"At the time," Pelletier wrote, "he had a blond beard, so the striking miners nicknamed him 'St. Joseph'! But when he took the floor at a meeting, they listened to him very attentively. He knew how to speak on matters of justice, democracy and freedom in a way that was highly relevant to the situation."

Trudeau, Pelletier and Marchand would later become known as the "Three Wise Men" from Quebec when Prime Minister Lester Pearson recruited them to run for the federal Liberal party in the early 1960s. All became Cabinet ministers in the Pearson government. The asbestos strike was the first time the three met.

As the strike dragged on, workers became more militant, blocking the roads to the town. Strikebreakers were brought in, resulting in an angry confrontation between the strikers and police.
In 1949, Quebec asbestos miners challenged the iron-fisted authority of Premier Maurice Duplessis when they launched an illegal strike for better wages and working conditions. Pictured here, mining at Asbestos, Quebec, 1950.  (Courtesy of the Canada Scien
In 1949, Quebec asbestos miners challenged the iron-fisted authority of Premier Maurice Duplessis when they launched an illegal strike for better wages and working conditions. Pictured here, mining at Asbestos, Quebec, 1950. (Courtesy of the Canada Science and Technology Museum, Ottawa)

"This is about an admitted attempt," Duplessis warned, "encouraged from outside, to challenge and break the State's authority. That is intolerable. Whoever deviates from this policy that I have established, privately or publicly, will be expelled from the Union Nationale."

On May 6, at daybreak, the government sent in four hundred police armed with guns, tear gas and billy clubs who rousted the miners, dragging some from the church where they sought sanctuary.

A striker named Alphonse Vallières was locked in a small room and questioned by police.

"I told them yesterday that the cops fired at us. One of them called me a liar. He pounces and curses me, hits me in the side of the mouth with his fist. While I was trying to protect my face, the other one hit me across the ribs with his baton."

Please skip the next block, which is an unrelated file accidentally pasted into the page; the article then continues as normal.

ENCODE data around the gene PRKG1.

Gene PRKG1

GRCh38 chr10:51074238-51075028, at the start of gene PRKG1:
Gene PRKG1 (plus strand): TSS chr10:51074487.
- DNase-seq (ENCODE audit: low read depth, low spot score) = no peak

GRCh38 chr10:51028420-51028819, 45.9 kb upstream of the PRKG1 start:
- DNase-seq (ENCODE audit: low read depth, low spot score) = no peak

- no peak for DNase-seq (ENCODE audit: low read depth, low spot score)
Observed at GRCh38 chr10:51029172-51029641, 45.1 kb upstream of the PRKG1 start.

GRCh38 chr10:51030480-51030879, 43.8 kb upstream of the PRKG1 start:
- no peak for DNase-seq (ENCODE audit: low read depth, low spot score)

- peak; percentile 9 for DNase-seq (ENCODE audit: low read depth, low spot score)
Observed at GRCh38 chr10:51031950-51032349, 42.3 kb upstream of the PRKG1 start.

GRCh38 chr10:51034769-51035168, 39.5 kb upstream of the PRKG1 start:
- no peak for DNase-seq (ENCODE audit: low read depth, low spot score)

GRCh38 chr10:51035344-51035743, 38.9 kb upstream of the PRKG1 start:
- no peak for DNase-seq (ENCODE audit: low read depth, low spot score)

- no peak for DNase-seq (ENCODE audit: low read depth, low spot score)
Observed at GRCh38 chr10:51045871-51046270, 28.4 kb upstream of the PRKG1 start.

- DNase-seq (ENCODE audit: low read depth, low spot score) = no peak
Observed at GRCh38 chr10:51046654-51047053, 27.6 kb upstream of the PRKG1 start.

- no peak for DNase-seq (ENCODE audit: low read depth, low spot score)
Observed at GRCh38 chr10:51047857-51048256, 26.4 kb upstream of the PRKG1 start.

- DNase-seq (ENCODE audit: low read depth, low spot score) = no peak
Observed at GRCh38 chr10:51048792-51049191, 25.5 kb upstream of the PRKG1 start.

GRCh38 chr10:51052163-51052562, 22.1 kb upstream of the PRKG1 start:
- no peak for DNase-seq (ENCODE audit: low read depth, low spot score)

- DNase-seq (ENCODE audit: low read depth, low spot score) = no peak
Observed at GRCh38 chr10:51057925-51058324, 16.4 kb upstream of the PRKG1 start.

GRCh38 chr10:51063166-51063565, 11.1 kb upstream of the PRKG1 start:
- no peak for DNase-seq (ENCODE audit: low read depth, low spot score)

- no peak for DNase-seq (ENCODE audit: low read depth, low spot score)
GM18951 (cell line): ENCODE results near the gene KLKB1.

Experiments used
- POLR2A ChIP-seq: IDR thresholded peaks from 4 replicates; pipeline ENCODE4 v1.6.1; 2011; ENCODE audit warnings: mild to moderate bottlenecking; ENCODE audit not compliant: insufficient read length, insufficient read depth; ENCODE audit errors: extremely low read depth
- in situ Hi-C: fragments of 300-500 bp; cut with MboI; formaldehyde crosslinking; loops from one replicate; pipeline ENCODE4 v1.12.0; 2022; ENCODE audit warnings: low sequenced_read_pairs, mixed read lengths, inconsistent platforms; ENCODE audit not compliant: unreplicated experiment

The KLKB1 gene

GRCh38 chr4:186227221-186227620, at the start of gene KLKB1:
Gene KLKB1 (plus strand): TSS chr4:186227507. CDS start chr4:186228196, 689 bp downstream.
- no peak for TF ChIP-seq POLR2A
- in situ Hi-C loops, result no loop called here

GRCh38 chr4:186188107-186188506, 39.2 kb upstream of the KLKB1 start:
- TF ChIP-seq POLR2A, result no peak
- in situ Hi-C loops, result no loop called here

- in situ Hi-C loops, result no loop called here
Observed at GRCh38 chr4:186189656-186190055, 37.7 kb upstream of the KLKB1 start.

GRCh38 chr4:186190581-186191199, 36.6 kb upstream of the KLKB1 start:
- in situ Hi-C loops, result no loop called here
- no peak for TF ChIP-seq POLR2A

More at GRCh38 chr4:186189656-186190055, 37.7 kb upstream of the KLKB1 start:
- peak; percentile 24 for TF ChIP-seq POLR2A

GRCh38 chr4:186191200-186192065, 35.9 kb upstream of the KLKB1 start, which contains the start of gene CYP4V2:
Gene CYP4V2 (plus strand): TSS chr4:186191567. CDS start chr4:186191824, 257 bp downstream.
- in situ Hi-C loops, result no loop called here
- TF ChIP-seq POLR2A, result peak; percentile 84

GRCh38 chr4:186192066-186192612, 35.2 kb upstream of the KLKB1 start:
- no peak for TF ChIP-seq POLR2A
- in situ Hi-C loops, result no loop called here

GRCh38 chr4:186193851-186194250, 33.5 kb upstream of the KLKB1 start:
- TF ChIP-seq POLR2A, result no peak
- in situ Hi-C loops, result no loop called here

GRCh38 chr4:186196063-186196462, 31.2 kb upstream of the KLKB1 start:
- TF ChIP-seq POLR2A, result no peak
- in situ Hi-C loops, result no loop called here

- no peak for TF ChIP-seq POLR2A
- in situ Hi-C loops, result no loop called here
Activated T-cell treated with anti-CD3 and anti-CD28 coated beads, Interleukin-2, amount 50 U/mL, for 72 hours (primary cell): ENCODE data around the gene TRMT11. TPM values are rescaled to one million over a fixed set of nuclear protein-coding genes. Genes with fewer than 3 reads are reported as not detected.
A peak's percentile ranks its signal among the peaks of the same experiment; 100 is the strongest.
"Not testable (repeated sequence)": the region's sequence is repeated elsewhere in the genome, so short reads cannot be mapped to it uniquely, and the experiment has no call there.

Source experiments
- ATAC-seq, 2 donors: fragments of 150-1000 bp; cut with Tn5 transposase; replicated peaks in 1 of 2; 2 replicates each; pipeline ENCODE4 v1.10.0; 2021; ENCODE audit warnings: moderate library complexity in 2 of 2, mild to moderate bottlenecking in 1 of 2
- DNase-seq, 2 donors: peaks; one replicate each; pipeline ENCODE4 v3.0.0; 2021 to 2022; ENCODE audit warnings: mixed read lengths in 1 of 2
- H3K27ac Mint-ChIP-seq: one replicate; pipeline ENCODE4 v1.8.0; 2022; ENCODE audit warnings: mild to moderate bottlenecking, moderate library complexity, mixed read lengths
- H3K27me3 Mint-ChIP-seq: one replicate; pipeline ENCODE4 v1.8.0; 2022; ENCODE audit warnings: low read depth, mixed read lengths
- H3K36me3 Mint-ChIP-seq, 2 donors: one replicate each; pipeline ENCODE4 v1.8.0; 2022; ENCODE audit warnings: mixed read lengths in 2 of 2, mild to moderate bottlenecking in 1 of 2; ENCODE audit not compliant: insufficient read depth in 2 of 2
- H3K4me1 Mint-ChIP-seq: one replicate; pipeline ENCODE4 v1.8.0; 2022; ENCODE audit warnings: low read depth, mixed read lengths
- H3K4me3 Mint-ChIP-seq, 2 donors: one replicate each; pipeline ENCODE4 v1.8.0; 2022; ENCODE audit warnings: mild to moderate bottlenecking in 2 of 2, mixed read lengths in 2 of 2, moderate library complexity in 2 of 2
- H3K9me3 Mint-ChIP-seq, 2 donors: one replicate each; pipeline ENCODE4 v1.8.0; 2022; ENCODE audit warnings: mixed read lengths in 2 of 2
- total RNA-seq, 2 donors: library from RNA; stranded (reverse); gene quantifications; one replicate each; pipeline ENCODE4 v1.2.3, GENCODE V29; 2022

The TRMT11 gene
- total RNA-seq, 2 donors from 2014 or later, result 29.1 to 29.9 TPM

With the help of the Quebec public who provided money and food, the strike lasted more than five months. Finally both sides reached a negotiated settlement in July 1959. The strikers didn't get the wage increase they wanted (they received five cents an hour rather than 15 cents). However the strike earned the respect of the employer and the miners wages were raised within a year, making Quebec miners the highest paid in Canada.

But some supporters paid the price for the strike. Archbishop Charbonneau was forced to resign, and would spend the rest of his life as a hospital chaplain in Victoria, British Columbia. He wrote to friends,

"I want to thank you with all my heart for your most sensitive expression of sympathy on the occasion of my abrupt departure from Montreal. I had felt the storm approaching for some time - its violence broke my wings."

A year after the strike, Pelletier and Trudeau launched a new publication, Cité Libre, which became the intellectual voice of Quebecers against Duplessis (Soon after, the FBI began a file on Trudeau, concerned that he was at best, left-leaning, and at worst, a Communist.)

In Quebec the Asbestos strike left a long legacy. It was the first glimmering of an organized anti-Duplessis opposition. In the years that followed, the voice of the French Canadian workers and the public would continue to rise heralding in a new era of Quebec nationalism.